Old School PPI problem

Audio Head

Member
2013-05-21 9:49 am
Hello everybody. I have been lurking for a long time on this site and this is my first post. No I didn't join just to ask for help, but I could sure use it. I have a PPI PC4800 that doesn't seem to turn on by itself. If I turn the car on, I get a strange pulsing sound and an eerie noise that sounds like a mumbling voice. If I unplug one of the RCAs and plug it back in, the amp kicks on. It will turn on every time I unplug and replug the RCA. It is a new install so I am open to the fact that it may be user error. I am feeding the amp a variable balanced signal from a stock head unit. I don't know if this is the problem as I think the ground is floating. The rear channels are bridged, and the front is set to high pass at around 70. When I first connected the amp one side would turn on but the other side wouldn't. When I unplugged and replugged the RCA the other side came on. I tried a Y cable to plug into both the front and rear inputs, but then both sides would not kick on until I unplug and replug an RCA into an input. I would appreciate any insight anyone can give me.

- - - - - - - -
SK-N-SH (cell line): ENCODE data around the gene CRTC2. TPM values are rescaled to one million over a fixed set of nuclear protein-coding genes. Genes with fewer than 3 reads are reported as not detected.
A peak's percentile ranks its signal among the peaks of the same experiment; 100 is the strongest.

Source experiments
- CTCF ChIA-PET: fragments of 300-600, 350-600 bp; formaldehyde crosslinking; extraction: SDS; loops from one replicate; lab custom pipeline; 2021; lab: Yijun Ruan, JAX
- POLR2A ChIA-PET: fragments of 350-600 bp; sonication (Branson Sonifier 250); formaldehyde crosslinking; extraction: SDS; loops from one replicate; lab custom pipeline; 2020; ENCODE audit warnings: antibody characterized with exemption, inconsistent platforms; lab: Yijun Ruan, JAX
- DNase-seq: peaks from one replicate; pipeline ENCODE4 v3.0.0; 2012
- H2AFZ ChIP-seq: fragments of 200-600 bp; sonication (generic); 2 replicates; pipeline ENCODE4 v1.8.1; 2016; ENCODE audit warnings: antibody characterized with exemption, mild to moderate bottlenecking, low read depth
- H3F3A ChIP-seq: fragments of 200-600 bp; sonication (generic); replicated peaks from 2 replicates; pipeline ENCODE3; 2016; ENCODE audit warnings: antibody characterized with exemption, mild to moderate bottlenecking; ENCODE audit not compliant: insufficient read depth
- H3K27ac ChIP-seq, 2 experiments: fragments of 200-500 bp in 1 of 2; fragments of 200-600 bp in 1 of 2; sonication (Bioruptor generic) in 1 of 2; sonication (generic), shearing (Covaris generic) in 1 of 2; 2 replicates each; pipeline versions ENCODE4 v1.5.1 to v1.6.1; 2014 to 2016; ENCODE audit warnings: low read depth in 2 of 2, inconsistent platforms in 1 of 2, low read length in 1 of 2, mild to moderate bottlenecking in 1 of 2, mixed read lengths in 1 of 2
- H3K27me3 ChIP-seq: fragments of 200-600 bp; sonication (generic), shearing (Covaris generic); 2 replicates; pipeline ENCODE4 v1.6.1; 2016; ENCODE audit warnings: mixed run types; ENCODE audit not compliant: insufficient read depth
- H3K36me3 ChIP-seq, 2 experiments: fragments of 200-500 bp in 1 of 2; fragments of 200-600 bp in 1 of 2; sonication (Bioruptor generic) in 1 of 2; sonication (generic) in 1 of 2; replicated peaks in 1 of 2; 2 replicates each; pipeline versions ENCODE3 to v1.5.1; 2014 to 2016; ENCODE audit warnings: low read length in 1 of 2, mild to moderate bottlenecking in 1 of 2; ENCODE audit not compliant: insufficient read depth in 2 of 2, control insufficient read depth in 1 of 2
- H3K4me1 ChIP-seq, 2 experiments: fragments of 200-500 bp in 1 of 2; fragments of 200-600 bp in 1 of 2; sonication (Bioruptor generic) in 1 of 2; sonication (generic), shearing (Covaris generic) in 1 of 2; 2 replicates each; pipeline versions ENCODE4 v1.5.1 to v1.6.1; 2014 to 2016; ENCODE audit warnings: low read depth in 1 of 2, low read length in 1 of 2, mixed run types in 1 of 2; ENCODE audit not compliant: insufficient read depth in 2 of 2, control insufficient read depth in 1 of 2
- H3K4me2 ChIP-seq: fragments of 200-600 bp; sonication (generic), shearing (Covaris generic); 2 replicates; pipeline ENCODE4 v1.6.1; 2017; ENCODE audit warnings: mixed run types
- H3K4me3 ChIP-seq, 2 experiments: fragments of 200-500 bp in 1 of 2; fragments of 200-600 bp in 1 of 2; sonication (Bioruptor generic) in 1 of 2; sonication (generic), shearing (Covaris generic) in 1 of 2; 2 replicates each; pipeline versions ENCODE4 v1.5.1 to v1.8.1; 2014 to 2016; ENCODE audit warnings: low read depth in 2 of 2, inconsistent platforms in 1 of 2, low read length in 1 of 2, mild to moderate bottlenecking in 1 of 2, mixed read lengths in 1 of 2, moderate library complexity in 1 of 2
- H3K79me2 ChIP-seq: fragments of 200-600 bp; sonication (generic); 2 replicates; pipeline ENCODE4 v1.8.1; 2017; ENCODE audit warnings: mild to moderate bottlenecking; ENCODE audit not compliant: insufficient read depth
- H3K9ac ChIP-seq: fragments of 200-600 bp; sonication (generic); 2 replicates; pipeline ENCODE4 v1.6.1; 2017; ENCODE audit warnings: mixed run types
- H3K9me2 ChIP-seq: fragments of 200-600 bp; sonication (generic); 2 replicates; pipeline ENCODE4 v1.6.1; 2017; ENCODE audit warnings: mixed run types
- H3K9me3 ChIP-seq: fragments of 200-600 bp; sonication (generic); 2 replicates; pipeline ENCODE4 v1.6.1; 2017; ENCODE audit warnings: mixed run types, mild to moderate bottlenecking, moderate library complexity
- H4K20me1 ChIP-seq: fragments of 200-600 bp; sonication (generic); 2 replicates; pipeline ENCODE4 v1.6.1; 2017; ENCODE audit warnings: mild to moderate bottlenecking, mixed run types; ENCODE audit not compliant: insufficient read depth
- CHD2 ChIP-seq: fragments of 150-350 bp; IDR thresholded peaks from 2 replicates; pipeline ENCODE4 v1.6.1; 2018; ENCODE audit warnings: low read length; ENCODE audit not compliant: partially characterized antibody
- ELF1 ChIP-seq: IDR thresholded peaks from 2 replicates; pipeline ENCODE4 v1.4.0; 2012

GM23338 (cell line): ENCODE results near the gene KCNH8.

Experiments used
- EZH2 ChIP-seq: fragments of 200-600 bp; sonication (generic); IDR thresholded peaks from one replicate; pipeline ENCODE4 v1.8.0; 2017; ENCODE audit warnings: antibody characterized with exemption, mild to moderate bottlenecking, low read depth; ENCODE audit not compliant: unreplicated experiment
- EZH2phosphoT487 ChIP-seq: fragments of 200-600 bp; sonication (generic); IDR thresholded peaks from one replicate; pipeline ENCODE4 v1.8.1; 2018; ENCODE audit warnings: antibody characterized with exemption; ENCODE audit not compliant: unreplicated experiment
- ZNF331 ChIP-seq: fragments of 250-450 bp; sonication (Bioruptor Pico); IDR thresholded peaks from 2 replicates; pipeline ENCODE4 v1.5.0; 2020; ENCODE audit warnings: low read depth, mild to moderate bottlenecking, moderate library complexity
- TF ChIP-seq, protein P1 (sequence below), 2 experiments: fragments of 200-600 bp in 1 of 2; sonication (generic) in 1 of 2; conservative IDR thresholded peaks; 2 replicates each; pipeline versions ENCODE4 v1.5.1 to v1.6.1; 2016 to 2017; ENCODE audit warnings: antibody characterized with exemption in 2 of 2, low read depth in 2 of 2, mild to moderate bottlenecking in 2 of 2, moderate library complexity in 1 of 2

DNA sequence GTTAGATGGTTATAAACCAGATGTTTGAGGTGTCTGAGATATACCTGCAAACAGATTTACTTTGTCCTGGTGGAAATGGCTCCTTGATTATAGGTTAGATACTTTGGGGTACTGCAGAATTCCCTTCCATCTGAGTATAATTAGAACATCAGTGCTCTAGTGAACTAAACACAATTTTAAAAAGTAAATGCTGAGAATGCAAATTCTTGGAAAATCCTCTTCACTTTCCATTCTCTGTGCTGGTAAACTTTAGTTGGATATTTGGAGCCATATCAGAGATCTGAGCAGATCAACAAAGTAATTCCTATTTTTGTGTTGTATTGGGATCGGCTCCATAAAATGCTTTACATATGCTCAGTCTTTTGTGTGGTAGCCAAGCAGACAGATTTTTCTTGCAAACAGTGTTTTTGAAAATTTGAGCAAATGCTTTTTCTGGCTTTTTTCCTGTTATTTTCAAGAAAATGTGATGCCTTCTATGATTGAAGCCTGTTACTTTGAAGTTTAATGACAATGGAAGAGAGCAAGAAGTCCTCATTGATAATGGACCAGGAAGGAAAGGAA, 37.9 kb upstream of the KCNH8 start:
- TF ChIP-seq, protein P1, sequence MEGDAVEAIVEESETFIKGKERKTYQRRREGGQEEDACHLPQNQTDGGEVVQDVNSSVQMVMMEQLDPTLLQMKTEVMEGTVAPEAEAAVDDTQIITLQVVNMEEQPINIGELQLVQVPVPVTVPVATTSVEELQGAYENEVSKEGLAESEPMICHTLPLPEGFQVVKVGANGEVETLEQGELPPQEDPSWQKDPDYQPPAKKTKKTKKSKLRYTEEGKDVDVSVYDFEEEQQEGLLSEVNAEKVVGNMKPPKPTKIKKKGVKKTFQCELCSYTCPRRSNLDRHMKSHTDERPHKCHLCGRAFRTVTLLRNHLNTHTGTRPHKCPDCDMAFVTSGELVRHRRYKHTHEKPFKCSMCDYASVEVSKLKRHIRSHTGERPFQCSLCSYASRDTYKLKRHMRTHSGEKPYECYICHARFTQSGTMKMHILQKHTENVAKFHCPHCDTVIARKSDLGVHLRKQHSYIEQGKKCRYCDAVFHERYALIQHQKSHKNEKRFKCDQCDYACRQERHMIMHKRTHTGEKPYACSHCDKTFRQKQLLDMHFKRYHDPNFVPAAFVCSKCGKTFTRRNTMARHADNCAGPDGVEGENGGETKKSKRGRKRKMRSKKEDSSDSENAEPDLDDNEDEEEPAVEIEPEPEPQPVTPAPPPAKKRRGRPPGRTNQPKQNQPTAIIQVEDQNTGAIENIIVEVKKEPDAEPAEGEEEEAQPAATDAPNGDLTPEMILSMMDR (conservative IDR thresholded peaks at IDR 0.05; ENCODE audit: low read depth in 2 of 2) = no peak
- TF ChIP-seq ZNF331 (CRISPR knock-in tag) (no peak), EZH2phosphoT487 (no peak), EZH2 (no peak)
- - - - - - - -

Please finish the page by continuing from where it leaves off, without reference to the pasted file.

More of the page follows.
Have you tried a hand held source like a Ipod or something ? This would rule out weather or not the amp is the issue, or if its the install or the head unit setup.

" I am feeding the amp a variable balanced signal from a stock head unit."

balanced signal drive in my mind means something, are you sure the term "balanced" is correct in the description ? RCA signals are un-balanced as I recall, and balanced line driver signals require receivers to bring them back to RCA proper level to be used. I am sure this amp does not accept balanced line drive signals on its RCA inputs. So this is why I tag that description for clarification. And ask if you have tried another source like some hand held device to drive the amp with.